What the hell has HAPPENED to me?

Revenant

The door crashes against the rough stone wall with a loud crack when Stepjan stumbles into the rank, dark room. He manages to close it with a much more delicate sound before leaning against it and closing the latch. He staggers down the narrow steps with a pained groan, while he presses his free hand against his side where blood is seeping through his shirt. It’s tempting to just drop his bow and quiver where he stands, but if they catch him without anything to defend himself, he’s done.

The air smells stale and musty, filled with a very particular scent that tells him without actually needing to see his surroundings to know he’s in a tomb of some kind.
“Just my bloody luck, I guess.”
Stepjan slings his bow on his shoulder and strikes a match one-handed even though that is probably a bad idea. The flickering light reveals that this isn’t a cushy last resting place for nobility, but rather more of a root cellar stacked to the top with coffins in various stages of dilapidation. The bodies inside wear matching grimaces of putrid rigor and faded red soldier’s uniforms, their dust-crusted brass buttons gleaming in the low light. He’s not unfamiliar with violent death, but the grisly scene still sends shivers down his spine. Stepjan lurches forward all of two steps before the match burns out on his thumb and his curses into the dark.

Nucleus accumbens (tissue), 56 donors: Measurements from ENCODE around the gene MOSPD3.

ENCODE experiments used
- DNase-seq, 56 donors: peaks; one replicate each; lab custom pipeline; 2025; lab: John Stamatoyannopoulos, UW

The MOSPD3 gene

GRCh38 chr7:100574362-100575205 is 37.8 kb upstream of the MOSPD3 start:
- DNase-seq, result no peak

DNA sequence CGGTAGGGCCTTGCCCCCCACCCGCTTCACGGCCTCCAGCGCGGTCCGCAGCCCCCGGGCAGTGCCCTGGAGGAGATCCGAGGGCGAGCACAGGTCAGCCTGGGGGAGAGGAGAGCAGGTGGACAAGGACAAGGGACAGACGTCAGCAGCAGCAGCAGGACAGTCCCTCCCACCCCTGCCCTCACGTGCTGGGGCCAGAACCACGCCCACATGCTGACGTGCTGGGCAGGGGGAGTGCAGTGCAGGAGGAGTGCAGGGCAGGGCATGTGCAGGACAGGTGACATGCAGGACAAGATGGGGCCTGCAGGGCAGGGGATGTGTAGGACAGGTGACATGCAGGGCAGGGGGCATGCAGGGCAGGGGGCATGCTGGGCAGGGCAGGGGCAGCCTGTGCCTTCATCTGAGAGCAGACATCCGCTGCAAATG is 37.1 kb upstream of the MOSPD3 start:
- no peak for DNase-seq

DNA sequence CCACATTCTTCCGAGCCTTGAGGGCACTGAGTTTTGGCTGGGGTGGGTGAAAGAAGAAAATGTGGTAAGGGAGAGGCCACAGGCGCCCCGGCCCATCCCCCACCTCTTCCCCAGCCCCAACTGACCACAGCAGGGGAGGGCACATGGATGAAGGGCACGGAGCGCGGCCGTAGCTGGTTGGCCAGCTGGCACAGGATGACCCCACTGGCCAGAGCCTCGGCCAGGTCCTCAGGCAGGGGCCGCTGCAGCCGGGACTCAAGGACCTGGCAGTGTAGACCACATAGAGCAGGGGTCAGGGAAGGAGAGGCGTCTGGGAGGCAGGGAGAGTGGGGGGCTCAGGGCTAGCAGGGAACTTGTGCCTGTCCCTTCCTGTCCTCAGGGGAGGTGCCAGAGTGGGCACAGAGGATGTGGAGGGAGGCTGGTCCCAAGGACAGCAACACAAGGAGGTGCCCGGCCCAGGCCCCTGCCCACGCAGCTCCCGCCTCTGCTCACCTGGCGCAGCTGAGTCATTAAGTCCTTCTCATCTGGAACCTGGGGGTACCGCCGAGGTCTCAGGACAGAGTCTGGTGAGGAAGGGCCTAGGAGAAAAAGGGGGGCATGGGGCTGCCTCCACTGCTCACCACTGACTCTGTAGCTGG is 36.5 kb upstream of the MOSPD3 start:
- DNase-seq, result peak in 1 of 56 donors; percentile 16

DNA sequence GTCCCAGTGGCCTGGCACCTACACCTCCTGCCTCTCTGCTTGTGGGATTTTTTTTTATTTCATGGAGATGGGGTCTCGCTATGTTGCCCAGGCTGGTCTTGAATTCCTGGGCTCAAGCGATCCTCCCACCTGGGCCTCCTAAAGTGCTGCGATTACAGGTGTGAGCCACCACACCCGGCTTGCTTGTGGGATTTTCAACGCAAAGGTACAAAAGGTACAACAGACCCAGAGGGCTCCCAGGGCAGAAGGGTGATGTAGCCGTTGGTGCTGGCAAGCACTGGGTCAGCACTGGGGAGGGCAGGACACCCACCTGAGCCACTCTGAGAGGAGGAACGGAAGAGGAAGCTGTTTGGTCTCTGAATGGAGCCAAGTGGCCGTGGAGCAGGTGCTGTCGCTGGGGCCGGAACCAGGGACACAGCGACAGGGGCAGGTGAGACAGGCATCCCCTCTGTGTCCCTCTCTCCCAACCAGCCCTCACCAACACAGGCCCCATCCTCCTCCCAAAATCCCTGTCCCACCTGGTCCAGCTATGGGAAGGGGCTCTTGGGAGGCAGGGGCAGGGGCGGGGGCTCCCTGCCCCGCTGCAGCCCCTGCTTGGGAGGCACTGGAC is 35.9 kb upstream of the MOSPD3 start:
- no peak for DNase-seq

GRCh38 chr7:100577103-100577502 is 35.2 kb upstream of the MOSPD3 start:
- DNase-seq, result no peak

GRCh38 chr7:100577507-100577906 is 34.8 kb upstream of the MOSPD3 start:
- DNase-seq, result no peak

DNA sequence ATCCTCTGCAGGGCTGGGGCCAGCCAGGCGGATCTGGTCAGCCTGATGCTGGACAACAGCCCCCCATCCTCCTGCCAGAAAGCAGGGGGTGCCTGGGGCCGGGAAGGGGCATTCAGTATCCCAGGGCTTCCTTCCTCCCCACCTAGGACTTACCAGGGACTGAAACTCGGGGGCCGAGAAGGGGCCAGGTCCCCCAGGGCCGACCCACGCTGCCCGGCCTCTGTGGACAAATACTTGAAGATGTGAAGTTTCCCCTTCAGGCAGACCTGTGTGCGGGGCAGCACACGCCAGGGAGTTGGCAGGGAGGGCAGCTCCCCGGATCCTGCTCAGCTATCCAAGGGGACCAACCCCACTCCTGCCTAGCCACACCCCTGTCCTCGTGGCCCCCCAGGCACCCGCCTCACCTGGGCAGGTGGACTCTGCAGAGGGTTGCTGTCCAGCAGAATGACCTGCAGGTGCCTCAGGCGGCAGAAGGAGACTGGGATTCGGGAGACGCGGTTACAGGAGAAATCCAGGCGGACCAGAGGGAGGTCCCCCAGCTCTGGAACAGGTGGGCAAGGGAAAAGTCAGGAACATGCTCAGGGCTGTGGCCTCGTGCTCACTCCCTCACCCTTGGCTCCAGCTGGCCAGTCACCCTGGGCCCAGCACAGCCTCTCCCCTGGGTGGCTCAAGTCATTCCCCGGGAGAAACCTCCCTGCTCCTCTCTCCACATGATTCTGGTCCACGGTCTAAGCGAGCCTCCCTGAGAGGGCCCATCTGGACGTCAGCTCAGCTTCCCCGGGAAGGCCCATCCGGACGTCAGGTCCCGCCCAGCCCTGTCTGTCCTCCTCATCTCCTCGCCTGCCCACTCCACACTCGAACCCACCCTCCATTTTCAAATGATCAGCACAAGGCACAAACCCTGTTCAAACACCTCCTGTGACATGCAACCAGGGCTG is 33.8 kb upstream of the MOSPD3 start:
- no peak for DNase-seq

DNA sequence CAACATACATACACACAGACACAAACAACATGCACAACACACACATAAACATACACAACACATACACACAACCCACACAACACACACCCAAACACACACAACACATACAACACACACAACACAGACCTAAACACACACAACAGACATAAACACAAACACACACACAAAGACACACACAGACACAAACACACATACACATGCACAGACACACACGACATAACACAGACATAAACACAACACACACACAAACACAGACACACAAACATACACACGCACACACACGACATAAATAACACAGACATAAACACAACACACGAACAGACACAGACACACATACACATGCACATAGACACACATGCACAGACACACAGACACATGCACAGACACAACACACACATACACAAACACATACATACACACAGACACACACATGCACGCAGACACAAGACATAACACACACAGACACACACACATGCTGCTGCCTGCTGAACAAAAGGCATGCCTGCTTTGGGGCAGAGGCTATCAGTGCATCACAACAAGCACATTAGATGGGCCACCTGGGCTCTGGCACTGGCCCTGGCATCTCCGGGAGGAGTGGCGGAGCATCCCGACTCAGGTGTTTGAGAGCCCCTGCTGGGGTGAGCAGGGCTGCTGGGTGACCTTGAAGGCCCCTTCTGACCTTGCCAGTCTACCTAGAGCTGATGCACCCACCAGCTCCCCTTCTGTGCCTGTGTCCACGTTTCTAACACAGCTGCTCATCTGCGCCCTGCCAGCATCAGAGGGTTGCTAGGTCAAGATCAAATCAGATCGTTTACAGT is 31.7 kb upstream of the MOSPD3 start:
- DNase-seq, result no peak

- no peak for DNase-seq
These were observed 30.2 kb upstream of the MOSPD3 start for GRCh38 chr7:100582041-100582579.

The matter of blood loss becomes more pressing in seconds though. He pitches forward, just barely avoids falling onto his injured side and ends up looking right into the sightless eyes of a corpse, whose face is surrounded by wisps of black hair that cling to the papery skin, before he loses consciousness. When Stepjan opens his eyes again, he hopes that he wasn’t out for more than a couple of minutes, but the steady drip of blood into a puddle on the floor tells a different story. He fumbles around for another match. It’s not going to do much, but he’ll be damned if he dies here in the dark with a bunch of half-mummified red coats.

The flame springs to life, then steadies, before leaning to the side as if touched by a breeze. Stepjan turns his head, freezes – the eyes he meets are no longer bulbous and grey, but bright amber, lips parted by an icy breath. They both stay motionless for a beat, but when it – she – draws back a fist to smash through the brittle wood of her coffin, he can’t stifle a scream. While he’s still reeling, the previously dead woman slithers out through the hole, and his luck turns for the worse when yells rise outside, and something heavy starts battering against the door. She crouches over him, flicks her eyes up to where the latch is one good hit away from breaking and hisses:
“What’s your name?”
“S-Stepjan.”
She nods and hauls him up with unnatural strength.
“I’m Valerie. Now run!”